The Millionaire and the M.D.

By: Teresa Southwick

“I’m so sorry, Gabe—”




“Don’t. Just don’t.” He held up a hand as the familiar pain welled up inside him. “No one is sorrier than me. And sorry doesn’t help.” He glared at her. He’d had a lot of practice pushing people away, but regret flashed through him that he’d been a bastard to Rebecca.

Then she did the most unexpected thing.

Without saying anything, she moved closer and put her arms around him.

Gabe tensed, started to pull away, but she moved closer and tightened her hold. The warmth, soft and sweet, seemed to melt the ice inside him.

“I know nothing can make it better, Gabe, but a touch can be healing. A little hug can’t hurt.”

Maybe not, but it could be dangerous. She was so beautiful, her lips so close. The temptation was too much….



Chapter One




It wasn’t sitting in a doctor’s waiting room full of pregnant women that made Gabe Thorne want to put his fist through a wall.

He’d done it before—the waiting room. And the fist. But right now he was remembering the waiting. With the woman who had finally agreed to marry him. He’d gone to every prenatal appointment with Hannah, his excitement and anticipation expanding in direct proportion to the size of her belly as their child had grown within her. The moment he’d seen the plus sign on the stick, it was about being the best father he could be. It was about his child’s brand-new life.

Except there was no life because Hannah had died and so had their baby. And a baby doctor’s office was the last place on earth he wanted to be, especially with his unmarried, pregnant, teenage sister.

Amy was his parents’ “oops” and had come along right about the time he’d passed his driver’s test. He glanced sideways at her, the sun-streaked brown hair pulled into a ponytail and away from her face. Big green eyes full of angry resentment looked back at him. An oversize T-shirt with the words Bite Me clung to her gently rounding belly. The sight brought back more memories of Hannah and a pain so deep he could feel himself being sucked back into the black void he’d just barely climbed out of. And once again, just like he had eighteen years ago when his mother died, he wished his sister hadn’t come along.

Two days ago she’d shown up on his doorstep and threatened to run if he called their father. Part of him was okay with that, but he couldn’t take the chance. There’d been too much loss already.

And just like that, more memories came flooding back—visions of the night before he was going to marry Hannah. After the rehearsal dinner he remembered following her little compact car, to make sure she got home okay. She’d insisted on driving herself because they were into the gray area of the groom not seeing the bride before the wedding. Hannah insisted it was bad luck.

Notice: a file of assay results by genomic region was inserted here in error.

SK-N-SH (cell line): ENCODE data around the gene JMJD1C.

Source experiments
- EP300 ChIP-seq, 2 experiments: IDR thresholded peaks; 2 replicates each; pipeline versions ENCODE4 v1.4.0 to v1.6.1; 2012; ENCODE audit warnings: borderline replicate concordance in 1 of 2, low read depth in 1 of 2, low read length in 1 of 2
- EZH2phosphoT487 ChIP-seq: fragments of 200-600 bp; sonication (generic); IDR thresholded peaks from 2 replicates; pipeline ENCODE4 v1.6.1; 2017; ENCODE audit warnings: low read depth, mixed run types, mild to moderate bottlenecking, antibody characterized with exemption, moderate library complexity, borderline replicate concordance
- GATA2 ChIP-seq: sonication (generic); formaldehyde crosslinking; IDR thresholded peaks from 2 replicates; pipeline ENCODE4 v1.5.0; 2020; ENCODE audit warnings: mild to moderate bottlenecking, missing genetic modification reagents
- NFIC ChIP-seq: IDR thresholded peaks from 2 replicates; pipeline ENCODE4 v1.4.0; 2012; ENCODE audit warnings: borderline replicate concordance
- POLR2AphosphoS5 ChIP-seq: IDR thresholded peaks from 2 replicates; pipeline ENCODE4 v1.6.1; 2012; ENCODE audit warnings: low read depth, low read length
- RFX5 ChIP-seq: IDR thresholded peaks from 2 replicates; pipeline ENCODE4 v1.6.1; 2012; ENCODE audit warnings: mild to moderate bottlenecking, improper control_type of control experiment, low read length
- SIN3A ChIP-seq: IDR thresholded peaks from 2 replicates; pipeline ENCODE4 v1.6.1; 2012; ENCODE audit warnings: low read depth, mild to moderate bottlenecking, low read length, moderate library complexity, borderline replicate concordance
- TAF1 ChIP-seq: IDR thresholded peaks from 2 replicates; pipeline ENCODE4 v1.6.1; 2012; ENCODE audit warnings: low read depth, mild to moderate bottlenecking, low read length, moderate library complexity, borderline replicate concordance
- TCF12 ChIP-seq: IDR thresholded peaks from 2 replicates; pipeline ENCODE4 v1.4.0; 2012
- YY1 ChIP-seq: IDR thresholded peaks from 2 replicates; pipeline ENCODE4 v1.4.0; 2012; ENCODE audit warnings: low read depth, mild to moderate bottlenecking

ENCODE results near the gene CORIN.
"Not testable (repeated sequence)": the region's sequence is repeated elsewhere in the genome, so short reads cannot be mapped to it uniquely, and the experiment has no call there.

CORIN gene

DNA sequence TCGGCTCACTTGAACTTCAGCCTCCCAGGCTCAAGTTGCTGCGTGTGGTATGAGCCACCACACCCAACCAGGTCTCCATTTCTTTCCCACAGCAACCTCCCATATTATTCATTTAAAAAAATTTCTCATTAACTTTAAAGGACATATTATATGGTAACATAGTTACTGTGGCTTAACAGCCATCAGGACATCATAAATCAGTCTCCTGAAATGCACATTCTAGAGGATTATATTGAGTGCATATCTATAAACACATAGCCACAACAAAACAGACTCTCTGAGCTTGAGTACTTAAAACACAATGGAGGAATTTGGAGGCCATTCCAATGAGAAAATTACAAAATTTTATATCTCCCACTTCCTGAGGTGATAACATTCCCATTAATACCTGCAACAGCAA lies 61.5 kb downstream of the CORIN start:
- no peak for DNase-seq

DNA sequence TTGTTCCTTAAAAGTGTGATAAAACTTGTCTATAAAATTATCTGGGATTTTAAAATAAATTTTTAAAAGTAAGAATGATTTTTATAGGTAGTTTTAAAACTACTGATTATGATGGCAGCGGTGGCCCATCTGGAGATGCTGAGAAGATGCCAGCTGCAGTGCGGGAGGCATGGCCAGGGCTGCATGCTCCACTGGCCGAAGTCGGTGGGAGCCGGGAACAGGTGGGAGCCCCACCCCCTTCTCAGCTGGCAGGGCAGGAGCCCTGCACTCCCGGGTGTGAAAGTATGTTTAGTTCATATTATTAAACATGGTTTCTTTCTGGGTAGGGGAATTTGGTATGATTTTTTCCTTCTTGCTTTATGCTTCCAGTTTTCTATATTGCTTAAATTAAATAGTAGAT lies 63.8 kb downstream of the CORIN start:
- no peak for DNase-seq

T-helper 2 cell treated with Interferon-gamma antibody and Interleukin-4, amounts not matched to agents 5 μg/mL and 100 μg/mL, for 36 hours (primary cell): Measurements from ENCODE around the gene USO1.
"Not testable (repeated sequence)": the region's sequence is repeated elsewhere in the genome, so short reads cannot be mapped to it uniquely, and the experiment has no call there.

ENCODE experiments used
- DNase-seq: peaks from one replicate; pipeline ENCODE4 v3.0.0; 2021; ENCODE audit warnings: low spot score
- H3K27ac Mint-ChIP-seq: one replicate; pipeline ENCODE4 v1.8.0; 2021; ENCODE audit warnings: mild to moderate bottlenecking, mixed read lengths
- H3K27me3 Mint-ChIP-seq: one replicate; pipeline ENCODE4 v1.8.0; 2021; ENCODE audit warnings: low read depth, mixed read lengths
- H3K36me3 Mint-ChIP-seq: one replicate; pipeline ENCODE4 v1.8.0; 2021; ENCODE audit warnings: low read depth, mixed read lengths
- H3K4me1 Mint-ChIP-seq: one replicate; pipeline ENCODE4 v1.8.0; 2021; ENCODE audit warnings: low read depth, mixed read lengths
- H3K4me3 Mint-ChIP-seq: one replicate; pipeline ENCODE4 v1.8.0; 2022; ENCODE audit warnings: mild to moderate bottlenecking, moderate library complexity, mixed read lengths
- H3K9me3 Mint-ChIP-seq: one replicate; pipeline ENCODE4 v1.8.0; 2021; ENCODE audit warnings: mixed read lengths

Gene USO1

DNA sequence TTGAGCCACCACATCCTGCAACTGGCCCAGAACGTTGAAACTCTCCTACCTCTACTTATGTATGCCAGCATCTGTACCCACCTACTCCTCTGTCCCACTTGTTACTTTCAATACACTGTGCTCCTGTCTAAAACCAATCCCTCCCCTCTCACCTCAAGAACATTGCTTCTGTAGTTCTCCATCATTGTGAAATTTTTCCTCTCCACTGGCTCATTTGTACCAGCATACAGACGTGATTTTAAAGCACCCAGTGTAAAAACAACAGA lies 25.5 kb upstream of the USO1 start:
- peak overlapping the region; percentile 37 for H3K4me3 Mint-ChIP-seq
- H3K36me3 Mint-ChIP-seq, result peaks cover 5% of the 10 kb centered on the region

As it turned out, their luck couldn’t have been worse. The whole thing flashed through his mind again, in slow motion, like horrifying scenes in a movie. The car that ran a red light and broadsided Hannah. The god awful sounds of shattering glass and grinding metal. Within minutes, emergency personnel were there with equipment to get her out. Jaws of life? Not so much. Hannah was conscious only a few moments, just long enough to put his hand on her belly and beg him to save their child.

The baby was the most important thing.

So here he was with Amy. And he was angry because the sight of her brought back all the painful reminders of how very much he’d lost. But here she was and he didn’t know what to do. Damned if he did; damned if he didn’t.

Damned if it mattered because nothing did after losing his family.

“Amy Thorne?”

Gabe looked up and saw a young woman in blue scrubs standing in the doorway between the waiting room and back office. He and Amy got up and followed her down the hall and through the last door on the left.

“Hi, I’m Grace, Dr. Hamilton’s nurse.”

“Gabe Thorne,” he said. “This is my sister, Amy.”

“So you’re going to be an uncle.” She smiled. “Amy, if you’ll just step up on the scale, we’ll get your weight. Then I’ll take your blood pressure—all the usual stuff. You’re probably used to it by now. You look like you’re about six months along.”

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